The Mate X uses an 8-inch flexible OLED panel to give the user Three screens. Once folded up, you get a 6.6-inch, no-notch, no-bezel main screen, combined with a 6.4-inch recessed rear display. This allows you to take selfies with the main camera system. Once you open the device, you get an almost square 8-inch screen, almost without any bezel.

Where the Samsung Galaxy Fold offers you a compromised smartphone experience – a 4.6-inch screen with glasses from the early 2000s and a thick to match – the Huawei Mate X is pretty much on par with modern flagship products . Yes, it's thicker than your classic smartphone, but it's not twice as thick as the Galaxy Fold. The Mate X not only combines a phone with a tablet, it combines a very respectable dual-screen phone with a tablet. This is unprecedented.

There is no empty space in the Mate X when it is folded, as in the case of the Galaxy Fold, because the screen is outside and not inside the fold and there is therefore no threat of wrinkling. I must emphasize what is obvious here: wrap the screen around the outside of the device exposes it to a lot more risk than placing it inside as did it Samsung. I do not know what kind of coating or scratch resistant treatment Huawei could have applied to Mate X, nor what kind of repair and replacement strategies it could offer. The company did not even specify whether the Mate X would support screen protectors of any type, although it does provide a protective shell protecting the back and side of the screen when the Mate X is used as a smartphone. This remains a concern.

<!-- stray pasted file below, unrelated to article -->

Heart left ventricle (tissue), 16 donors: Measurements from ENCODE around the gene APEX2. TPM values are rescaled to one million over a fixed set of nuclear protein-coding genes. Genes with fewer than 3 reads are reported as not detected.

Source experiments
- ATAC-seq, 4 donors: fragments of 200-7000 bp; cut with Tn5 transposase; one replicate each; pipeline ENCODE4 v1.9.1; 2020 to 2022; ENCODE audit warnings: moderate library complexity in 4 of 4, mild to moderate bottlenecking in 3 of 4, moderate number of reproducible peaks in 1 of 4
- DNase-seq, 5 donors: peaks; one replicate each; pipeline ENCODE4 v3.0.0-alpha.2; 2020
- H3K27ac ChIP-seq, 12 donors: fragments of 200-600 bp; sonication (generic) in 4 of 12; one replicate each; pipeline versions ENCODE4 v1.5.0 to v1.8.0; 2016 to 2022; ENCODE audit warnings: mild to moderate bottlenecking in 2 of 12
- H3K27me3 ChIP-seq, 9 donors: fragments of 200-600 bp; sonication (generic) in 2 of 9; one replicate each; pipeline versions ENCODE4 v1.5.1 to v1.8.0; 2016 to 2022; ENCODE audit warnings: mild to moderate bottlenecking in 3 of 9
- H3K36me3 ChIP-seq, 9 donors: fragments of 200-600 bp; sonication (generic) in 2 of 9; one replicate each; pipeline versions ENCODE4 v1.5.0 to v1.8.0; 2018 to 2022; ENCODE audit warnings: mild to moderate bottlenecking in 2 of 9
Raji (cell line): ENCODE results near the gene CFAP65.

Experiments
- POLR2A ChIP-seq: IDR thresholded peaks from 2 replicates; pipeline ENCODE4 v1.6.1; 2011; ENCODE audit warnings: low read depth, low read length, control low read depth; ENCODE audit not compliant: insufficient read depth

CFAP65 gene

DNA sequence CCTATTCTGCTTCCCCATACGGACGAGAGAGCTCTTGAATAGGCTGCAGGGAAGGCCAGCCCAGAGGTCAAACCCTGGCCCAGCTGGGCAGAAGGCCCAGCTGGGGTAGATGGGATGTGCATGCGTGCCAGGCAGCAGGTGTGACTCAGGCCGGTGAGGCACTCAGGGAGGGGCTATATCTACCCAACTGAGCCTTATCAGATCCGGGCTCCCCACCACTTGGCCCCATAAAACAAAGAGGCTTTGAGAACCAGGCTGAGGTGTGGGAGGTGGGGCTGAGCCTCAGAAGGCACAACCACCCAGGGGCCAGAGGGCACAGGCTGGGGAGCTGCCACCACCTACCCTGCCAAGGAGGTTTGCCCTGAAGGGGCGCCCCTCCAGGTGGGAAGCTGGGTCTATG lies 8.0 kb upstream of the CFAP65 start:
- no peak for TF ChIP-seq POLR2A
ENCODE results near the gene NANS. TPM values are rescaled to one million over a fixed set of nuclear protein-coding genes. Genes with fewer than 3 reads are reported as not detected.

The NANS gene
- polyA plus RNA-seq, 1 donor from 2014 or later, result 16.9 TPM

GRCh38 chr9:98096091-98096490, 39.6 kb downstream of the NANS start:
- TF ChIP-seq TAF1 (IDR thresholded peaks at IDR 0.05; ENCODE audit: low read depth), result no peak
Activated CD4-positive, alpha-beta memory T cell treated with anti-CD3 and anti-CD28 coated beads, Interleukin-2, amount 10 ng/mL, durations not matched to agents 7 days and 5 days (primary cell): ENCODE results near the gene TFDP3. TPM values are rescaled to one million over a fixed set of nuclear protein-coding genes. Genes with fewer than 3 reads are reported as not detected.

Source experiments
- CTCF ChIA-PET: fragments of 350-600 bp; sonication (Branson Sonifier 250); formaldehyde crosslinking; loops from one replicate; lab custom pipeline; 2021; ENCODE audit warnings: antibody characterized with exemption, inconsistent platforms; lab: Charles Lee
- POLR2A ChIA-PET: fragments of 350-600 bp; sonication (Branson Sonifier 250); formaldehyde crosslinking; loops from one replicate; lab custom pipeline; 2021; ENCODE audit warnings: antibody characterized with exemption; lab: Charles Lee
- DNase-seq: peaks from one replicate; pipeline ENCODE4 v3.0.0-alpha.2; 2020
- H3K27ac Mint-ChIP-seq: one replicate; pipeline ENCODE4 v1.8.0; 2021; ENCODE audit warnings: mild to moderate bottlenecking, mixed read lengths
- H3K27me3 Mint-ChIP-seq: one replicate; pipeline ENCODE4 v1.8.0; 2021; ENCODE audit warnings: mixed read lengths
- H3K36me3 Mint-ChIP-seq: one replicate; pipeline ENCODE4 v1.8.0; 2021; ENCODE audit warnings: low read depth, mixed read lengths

A related trend that makes a design like Huawei's more acceptable nowadays is the fact that all flagship phones now have a glass in the front and back. The Huawei Mate X has a plastic screen rather than glass (the glass does not bend), which may be even easier to scratch than modern phone screens. Yet, that might have been more of a market disruption a few years ago, when the majority of phones had aluminum shells. But we are all more and more accustomed to the added vulnerability of our phones and, as a result, our tolerance for more fragile devices is increasing.

For me, the most ingenious trick of this design lies in the way Huawei has refined the majority of peripherals and gave the user a thicker grip section to house the cameras. As consumers, we insist on high quality imaging, which requires depth for lenses and sensor modules, but we also want incredible finesse at the same time. The balance between the two Huawei with the Mate X is commendable and, with a thickness of 5.4 mm from the main billboard, the device still takes advantage of this sci-fi charm that has just been extremely thin. "style =" position-object: 50% 50% "data-upload-width =" 2040 "src =" -zj1FaBL8zCfbL3sqku4 = / 0x0: 2040x1360 / 1200x0 / filters: focal (0x0: 2040x1360): no_upscale () /